Agarwal said Posterous gets around the need for having users register accounts by getting them to post their content – text, photos and video – directly via email to a central Posterous email address, which is then immediately published online in the form of a blog.

A lost generation of entrepreneurs?

Jeff Bussgang is a General Partner at Flybridge Capital Partners, an early-stage venture capital firm in Boston. This post originally appeared on Bussgang’s blog www.seeingbothsides.com. The views expressed are his own.

I’ve been worrying lately that we are suffering from a lost generation of entrepreneurs.

That was my first reaction when I read what Sequoia’s Doug Leone said a few weeks ago about innovation and age at a recent talk with MIT Sloan students visiting Silicon Valley. Leone claimed only people under the age of 30 are truly innovative. Over 30 folks can manage innovation, Leone observed, but you need to be under 30 to create it. He cited people such as Jack Dorsey, Twitter’s founder who was 30 at the time he started the service.

Is Bit.ly’s Twitter advantage unfair?

The rise of Twitter as a social-media powerhouse and its micro-blogging platform has created a renewed urgency for URL-shortening services.

There are now endless numbers of websites vying to shorten your too-long tweets to conform to the 140-character limit, but as in every competitive industry not everyone can survive and thrive. This week one of the players, Canadian-based Tr.im (owned by Nambu Network), announced it was throwing in the towel.

Now a small business closing up shop is not normally newsworthy, except when they cry foul as the ship is sinking. While on the one hand Nambu president Eric Woodward told Computerworld’s Gregg Keiser that Tr.im was “accepting the realities and moving on,” he also seized the opportunity to take a shot at Twitter for making Bit.ly its default URL shortening service.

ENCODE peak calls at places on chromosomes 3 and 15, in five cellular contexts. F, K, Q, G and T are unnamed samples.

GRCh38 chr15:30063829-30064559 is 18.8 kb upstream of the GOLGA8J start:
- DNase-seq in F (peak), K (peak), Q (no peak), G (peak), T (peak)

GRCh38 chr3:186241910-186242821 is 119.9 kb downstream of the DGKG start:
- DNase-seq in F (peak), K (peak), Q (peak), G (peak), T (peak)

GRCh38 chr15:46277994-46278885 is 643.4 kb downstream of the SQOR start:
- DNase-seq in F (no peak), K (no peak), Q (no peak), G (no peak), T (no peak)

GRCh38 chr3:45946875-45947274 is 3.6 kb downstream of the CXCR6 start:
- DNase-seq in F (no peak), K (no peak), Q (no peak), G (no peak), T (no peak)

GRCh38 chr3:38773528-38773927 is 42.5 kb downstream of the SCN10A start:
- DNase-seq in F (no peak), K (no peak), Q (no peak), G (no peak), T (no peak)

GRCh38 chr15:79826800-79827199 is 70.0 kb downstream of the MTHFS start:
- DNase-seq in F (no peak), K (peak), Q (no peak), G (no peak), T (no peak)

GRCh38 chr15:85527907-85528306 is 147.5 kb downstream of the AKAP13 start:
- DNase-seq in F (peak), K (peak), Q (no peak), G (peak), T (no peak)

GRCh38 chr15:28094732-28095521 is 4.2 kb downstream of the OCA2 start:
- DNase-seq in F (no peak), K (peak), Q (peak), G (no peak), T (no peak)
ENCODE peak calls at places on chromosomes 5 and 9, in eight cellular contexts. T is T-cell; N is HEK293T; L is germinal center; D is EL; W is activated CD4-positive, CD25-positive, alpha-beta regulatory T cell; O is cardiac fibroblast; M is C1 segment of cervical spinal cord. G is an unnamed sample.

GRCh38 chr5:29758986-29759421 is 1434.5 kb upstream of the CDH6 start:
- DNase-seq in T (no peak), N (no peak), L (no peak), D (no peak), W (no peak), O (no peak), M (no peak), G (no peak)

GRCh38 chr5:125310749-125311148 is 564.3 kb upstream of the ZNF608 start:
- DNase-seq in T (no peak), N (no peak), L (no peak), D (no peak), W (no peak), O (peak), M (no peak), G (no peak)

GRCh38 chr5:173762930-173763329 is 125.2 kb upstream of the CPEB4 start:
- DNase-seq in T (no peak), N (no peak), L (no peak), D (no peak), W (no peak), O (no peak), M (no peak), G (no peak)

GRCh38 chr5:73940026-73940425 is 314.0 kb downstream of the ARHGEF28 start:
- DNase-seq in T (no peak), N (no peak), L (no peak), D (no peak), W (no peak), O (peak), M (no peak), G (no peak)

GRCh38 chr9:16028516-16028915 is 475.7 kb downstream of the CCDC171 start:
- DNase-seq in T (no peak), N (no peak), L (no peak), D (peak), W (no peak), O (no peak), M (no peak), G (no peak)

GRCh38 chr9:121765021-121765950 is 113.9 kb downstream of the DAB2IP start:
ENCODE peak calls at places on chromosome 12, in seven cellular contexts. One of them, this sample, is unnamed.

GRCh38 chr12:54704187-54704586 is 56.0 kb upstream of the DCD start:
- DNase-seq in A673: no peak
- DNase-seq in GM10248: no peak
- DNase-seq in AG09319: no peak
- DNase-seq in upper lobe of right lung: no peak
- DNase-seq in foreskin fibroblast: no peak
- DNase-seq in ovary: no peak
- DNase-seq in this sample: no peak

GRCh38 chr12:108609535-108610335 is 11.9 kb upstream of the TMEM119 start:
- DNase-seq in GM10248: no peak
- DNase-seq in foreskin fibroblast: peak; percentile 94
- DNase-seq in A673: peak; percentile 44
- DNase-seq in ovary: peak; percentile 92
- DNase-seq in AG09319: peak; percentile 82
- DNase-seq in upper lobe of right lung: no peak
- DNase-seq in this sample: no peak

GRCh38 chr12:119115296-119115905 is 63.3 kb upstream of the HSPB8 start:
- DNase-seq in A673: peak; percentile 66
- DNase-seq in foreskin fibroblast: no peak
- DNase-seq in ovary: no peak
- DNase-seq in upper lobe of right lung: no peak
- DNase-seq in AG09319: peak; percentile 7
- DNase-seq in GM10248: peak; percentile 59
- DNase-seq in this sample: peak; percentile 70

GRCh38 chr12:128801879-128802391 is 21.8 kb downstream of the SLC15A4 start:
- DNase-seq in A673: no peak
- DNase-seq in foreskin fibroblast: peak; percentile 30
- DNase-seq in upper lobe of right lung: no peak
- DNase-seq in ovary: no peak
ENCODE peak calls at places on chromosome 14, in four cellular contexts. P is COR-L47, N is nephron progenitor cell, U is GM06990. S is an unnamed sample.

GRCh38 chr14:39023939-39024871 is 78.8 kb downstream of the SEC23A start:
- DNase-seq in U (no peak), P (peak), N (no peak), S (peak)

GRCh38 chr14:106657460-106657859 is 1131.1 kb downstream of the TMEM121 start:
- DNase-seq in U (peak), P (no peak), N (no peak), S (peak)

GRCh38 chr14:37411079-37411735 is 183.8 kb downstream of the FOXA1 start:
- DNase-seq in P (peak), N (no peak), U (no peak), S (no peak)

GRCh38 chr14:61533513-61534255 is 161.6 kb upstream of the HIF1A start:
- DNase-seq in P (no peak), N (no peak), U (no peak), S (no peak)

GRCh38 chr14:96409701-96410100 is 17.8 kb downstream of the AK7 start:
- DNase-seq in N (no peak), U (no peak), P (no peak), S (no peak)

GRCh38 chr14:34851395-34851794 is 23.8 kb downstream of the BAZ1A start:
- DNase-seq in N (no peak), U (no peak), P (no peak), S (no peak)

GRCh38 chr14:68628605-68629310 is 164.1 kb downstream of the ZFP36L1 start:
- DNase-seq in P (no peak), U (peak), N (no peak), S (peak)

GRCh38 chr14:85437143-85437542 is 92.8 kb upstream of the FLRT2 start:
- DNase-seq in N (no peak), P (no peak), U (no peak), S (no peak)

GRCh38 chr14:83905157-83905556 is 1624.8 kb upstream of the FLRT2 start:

Twitter-based shopping website seeks retailers

imshoppingBuying something online can be a frustrating process. The shear numbers of websites offering the same product can lead to endless hours of surfing to try to find the right deal. Consumers often become overwhelmed and end up not buying anything at all.

Prashant Nedungadi (see Nedungadi’s personal five-day entrepreneur journal, exclusively for Reuters.com) has been one of those people and decided to use that frustration to launch IMshopping.com, a website that utilizes a combination of software and sales experts to direct buyers to the precise product they’re looking for. What Nedungadi has dubbed “human-assisted shopping” is a network of retail experts, or guides, and the broader community of IMshopping’s more than 30,000 registered users.

IMshopping leverages Twitter to help allow consumers to pose shopping-related questions around the clock.

Experts weigh in on Twitter-based shopping site

IMshopping's Twitter pageYesterday we presented entrepreneur Prashant Nedungadi (read his entrepreneur journal) and his startup website IMshopping.com, which offers a platform whereby consumers can ask specific retail-related questions, through the website directly or via Twitter, and have them answered by an online community of retail experts. (click here to read Nedungadi’s pitch)

Nedungadi launched his website last April and has already received $4.7 million in venture capital investment from SK Telecom, but now needs to find retailers willing to pay to utilize his virtual sales force instead of going the traditional route and hiring their own sales people.

Our panel of experts have watched Nedungadi’s pitch video and gave us their reaction to IMshopping and Nedungadi’s business model.

from Shop Talk:

Social Media for Business

facebook-wholefoods1

A new report by Inside Facebook discusses some best practices for retailers hoping to set up shop on the popular social networking site.

Some of the recommendations include letting users shop from within Facebook, including even the ability to share product information with friends.  Another suggestion is to have contests, giveaways and sweepstakes.

But what's most interesting is the last suggestion: keep it simple with status updates.